- Middle East/North Africa
Egypt's President Mohamed Morsy and state prosecutor Abdel Meguid Mahmoud agreed Saturday that Mahmoud will stay, ending a crisis over his refusal to quit after being dismissed, an aide to the prosecutor said.
State television reported that the two met and sealed an agreement under which "the state prosecutor will stay on in his post," said deputy state prosecutor Adel Said, citing a "misunderstanding over his nomination as ambassador to the Vatican."
Morsy on Thursday fired Mahmoud, appointing him Egypt's envoy to the Vatican, but the state prosecutor refused to stand down, saying: "I remain in my post. According to the law, a judicial body cannot be dismissed by an executive authority."
The Islamist president's bid to remove Mahmoud bypassed checks on presidential control of the prosecutor, enraging judges after Morsy also unsuccessfully tried to reverse a court order disbanding the Islamist-dominated Parliament.
Prosecution spokesperson Adel Saeed said that the decision came after a meeting between Morsy, Mahmoud and members of the Supreme Judicial Council.
Mahmoud returned to his office immediately after the end of the meeting, to resume his work, amid the cheers of his supporters in the High Court.
Meanwhile, Essam al-Erian, a candidate for the presidency of the Freedom and Justice Party, earlier accused Mahmoud of confusing the power of the judiciary with that of the executive party, according to reports by Al-Masry Al-Youm.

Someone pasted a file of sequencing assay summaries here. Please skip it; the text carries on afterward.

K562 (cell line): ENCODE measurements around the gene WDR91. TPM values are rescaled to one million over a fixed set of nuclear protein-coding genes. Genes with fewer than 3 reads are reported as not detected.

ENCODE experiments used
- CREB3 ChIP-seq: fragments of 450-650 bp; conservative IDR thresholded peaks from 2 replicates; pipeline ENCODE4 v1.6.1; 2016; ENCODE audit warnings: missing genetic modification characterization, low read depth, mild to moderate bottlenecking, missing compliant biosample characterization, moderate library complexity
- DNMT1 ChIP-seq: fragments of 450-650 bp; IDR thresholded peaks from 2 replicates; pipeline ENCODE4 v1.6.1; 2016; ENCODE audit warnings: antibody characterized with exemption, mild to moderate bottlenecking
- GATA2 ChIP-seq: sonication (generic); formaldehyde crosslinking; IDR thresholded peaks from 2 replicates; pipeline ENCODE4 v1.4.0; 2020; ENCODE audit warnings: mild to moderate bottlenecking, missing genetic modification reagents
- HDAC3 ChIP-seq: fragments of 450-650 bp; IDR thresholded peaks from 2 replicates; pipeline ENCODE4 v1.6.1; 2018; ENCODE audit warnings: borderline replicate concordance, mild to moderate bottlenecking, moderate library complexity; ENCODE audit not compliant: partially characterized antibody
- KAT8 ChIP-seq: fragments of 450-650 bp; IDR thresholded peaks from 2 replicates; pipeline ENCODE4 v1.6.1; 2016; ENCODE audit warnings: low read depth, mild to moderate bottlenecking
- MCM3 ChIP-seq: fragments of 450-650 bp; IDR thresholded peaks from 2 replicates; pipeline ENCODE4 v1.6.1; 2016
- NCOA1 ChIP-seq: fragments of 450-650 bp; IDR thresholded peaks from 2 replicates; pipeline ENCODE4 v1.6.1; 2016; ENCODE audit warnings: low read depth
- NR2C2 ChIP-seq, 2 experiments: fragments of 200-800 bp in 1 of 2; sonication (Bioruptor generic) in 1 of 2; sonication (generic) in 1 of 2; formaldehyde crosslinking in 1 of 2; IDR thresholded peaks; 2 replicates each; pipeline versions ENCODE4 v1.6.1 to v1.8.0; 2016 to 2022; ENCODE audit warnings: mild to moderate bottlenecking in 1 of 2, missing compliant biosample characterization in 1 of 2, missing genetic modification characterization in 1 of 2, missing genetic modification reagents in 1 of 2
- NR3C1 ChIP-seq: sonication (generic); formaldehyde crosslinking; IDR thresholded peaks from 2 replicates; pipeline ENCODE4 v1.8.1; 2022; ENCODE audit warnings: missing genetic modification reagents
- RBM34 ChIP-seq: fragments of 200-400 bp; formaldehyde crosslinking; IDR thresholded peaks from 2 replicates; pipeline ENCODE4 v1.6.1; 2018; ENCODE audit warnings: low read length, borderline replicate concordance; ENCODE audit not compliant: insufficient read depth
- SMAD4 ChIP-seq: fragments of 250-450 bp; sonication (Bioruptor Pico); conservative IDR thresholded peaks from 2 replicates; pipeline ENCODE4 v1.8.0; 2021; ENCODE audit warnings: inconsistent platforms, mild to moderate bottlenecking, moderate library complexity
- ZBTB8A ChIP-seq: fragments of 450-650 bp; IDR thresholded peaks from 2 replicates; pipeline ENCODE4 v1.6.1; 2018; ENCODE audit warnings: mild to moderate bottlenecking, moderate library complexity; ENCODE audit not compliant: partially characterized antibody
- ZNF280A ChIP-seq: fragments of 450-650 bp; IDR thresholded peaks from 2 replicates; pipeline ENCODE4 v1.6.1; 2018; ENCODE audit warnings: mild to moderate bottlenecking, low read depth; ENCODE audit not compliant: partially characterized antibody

During an election rally Saturday, Erian said that Morsy “felt that the public prosecutor Abdel Meguid Mahmoud needs to be honored the way former Defense Minister Hussein Tantawi was honored,” referring to Tantawi being awarded the Collar of the Nile after being sent into retirement, while Mahmoud was offered the post of ambassador to The Vatican after the acquittal of the Battle of the Camel defendants.
Erian who is now the vice president of the party and its acting president, said that “the public prosecutor combines both the executive and legislative authorities, since prosecutors do not move cases forward without his permission.”
He added , “I did not threaten the public prosecutor of dismissal, because I'm not in a position of power. If we had a [real] public prosecutor we wouldn’t have started a revolution; there were crimes committed against the people.”